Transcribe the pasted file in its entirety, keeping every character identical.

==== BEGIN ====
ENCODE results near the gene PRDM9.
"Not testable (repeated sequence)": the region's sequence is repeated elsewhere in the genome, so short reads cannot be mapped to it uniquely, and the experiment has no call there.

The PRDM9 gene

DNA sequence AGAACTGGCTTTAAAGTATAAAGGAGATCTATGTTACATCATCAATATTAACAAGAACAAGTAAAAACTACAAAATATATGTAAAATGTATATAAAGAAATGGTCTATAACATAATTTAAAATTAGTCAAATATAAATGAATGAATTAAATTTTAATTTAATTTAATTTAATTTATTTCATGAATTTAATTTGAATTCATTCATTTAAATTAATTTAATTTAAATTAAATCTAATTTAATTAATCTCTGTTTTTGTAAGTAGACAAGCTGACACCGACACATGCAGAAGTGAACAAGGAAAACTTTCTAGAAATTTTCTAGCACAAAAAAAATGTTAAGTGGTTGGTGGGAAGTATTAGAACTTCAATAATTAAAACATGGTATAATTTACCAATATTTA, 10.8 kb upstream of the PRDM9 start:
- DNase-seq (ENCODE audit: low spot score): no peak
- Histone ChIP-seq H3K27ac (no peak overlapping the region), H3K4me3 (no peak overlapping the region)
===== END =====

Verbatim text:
ENCODE results near the gene PRDM9.
"Not testable (repeated sequence)": the region's sequence is repeated elsewhere in the genome, so short reads cannot be mapped to it uniquely, and the experiment has no call there.

The PRDM9 gene

DNA sequence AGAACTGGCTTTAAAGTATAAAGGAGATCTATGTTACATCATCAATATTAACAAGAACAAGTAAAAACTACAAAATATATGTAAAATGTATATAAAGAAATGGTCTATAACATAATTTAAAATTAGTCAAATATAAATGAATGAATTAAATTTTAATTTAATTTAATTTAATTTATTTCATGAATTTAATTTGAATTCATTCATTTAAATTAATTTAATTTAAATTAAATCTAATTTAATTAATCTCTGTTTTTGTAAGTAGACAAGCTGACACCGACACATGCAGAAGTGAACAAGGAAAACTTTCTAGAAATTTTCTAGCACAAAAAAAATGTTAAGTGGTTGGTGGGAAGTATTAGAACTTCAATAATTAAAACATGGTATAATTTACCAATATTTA, 10.8 kb upstream of the PRDM9 start:
- DNase-seq (ENCODE audit: low spot score): no peak
- Histone ChIP-seq H3K27ac (no peak overlapping the region), H3K4me3 (no peak overlapping the region)